Grab an opportunity by its horns. Simply grab whatever really inspires you, and allocate as much time and effort as you can to it. Yes, this will take up a lot of your time, but it can eventually be the difference maker in your application.
2. Identify a Mentor. While you can’t just shop for a mentor, look for someone who will help you in your pursuit. Your extracurricular activity will dictate who your mentor should be. If you are keen on participating in scientific research, you should identify some of the best minds in the academic arena and then approach them to mentor you. Or for instance, if you are keen on fundraising for rural education, look for NGOs who are working in this space and approach the project leader to mentor you.
This is easier said than done. Especially when you have no experience in reaching out to unknown people for support, asking such favors from total strangers can be very intimidating. To ease the strain, you should look for a personal connect while choosing a mentor. Your parents, relatives, neighbors, high school staff, or friends will definitely be able to help you with this.
You can use the following email template when reaching out out to a potential mentor:
Dear Dr. Sen,
I’m currently studying at The Cathedral & John Connon School – I’ve attached my resume, and have been an avid bird watcher. I’m interested in the migration and breeding patterns of the greater and lesser flamingoes and recently read your article by about this.
However, if you will be unable to take on a student like me, it will be helpful if you can suggest any person you know who is looking for a research assistant. Also please advise me on any more available reading related to this subject.
If you require any further information, do email me.
I’m keenly awaiting your response.
Stay positive even if the possible mentor fails to revert. Most professionals have hectic schedules and responding to a high school student’s request is not very important for them. Simply keep at it and you will eventually find somebody who enjoys mentoring.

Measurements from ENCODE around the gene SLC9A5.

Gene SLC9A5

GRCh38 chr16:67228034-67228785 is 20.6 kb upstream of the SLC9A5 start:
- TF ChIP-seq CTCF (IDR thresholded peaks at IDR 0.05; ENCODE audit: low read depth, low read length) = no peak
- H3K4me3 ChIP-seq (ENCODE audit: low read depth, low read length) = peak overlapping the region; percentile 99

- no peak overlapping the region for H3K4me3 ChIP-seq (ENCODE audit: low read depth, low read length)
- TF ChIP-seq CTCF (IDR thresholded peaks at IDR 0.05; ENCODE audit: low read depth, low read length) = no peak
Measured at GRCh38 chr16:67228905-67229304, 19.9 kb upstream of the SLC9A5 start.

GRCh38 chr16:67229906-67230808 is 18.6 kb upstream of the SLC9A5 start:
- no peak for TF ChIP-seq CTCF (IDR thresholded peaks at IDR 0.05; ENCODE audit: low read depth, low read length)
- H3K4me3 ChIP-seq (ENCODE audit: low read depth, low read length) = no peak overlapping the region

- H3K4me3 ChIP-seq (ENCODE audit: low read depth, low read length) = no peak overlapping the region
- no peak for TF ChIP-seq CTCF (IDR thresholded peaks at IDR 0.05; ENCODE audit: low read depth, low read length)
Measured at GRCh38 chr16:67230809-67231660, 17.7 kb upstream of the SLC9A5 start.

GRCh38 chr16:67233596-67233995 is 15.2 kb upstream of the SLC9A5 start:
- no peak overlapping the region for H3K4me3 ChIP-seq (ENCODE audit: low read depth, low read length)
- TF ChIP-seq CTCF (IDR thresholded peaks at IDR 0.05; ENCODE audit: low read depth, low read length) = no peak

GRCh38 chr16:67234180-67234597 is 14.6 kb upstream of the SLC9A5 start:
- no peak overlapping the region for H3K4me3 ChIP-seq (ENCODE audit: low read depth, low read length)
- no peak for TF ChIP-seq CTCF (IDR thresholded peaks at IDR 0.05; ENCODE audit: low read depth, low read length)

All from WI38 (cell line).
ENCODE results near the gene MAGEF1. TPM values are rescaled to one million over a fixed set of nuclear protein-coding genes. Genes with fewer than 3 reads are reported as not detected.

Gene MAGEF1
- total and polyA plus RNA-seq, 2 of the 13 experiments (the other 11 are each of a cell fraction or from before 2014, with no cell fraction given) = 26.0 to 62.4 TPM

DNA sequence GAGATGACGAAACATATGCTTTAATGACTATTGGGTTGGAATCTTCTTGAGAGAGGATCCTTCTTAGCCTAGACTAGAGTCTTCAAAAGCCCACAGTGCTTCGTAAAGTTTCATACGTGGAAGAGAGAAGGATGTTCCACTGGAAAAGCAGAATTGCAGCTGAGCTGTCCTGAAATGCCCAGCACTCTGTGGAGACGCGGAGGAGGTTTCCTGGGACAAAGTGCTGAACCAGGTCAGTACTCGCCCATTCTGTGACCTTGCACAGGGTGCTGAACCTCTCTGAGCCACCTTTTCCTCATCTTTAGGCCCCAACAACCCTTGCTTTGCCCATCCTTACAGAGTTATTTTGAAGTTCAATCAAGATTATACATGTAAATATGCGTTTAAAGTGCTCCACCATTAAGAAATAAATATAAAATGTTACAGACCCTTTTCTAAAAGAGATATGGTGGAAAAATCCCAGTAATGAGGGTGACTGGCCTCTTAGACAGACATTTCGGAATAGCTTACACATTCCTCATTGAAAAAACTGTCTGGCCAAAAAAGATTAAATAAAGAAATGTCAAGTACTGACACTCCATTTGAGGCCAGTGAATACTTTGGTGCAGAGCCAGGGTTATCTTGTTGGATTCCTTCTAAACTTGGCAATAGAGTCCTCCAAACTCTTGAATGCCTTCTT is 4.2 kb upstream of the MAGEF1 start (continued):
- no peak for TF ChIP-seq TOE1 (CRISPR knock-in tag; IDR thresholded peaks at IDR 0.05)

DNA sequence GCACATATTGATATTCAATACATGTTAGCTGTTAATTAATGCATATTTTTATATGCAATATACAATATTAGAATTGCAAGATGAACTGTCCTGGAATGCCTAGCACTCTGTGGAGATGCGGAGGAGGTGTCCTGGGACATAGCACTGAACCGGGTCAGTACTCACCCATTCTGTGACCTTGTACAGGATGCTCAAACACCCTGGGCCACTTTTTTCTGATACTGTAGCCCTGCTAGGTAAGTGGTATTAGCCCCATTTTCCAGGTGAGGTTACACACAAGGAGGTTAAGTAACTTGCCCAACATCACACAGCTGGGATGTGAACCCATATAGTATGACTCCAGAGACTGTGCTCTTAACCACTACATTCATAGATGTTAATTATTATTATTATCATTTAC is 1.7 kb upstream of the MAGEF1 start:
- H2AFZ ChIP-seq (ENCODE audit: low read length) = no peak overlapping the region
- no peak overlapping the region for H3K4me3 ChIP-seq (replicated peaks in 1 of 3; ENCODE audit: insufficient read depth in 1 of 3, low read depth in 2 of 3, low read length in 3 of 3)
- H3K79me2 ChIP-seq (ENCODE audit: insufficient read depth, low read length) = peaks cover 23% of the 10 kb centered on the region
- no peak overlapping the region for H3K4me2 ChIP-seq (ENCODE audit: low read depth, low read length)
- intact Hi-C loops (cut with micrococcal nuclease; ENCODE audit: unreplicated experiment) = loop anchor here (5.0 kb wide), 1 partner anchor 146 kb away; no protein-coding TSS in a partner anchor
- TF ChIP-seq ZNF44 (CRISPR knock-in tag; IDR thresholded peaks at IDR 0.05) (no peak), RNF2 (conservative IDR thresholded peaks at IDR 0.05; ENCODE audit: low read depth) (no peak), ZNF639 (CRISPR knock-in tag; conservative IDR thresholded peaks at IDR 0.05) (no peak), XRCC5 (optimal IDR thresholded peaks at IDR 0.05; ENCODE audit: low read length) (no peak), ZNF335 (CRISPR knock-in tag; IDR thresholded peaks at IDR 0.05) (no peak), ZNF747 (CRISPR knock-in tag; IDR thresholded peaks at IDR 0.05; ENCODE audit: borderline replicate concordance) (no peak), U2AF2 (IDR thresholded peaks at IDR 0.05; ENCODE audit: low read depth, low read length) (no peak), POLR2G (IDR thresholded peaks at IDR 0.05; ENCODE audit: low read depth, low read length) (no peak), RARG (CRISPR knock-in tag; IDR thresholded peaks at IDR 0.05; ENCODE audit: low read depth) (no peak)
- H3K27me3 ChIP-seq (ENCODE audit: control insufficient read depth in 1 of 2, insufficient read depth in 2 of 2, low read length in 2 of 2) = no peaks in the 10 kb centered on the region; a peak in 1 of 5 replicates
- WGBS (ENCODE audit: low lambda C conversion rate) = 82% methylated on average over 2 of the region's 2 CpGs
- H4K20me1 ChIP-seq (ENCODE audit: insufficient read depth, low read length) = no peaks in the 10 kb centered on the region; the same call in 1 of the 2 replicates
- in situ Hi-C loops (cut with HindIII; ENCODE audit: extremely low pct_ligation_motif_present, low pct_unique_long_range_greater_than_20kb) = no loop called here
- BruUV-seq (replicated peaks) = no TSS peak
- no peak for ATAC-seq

3. Make it an extracurricular event – not just an activity. When you take the road less traveled, your achievements will be distinct and dissimilar from your peers as well.
You should look at additional avenues that you can explore that are connected with the activity you are pursuing. You can also choose to go deeper and take on my responsibilities in the activities that you’re taking on.
As you can see, there’s no limit to what all you can do while pursuing just one extracurricular activity. All you need to do is be open to exploring unchartered possibilities.
You just need to be passionate, committed, enquiring, and tireless in your pursuit.
ECs can surely help you strengthen your college application, but all your efforts will go in vain if you aren’t smart enough. Since the pressure is high and a lot is at stake, we always think that we do not have enough on our plate. You need to understand that colleges are looking for the unique experiences that you have passionately pursued in the essence of learning life lessons. You sure can look for variety but not just with the vision of resume padding.
You need to understand that you have a limited time to make a lasting impression with their resumes and activities, so they must choose wisely when considering ECs.
Listed below are some of the extracurricular activities that many of my students who successfully gained admissions to multiple highly selective universities undertook.
The most salient takeaway of being part of the Student Government is that it infuses you with leadership skills.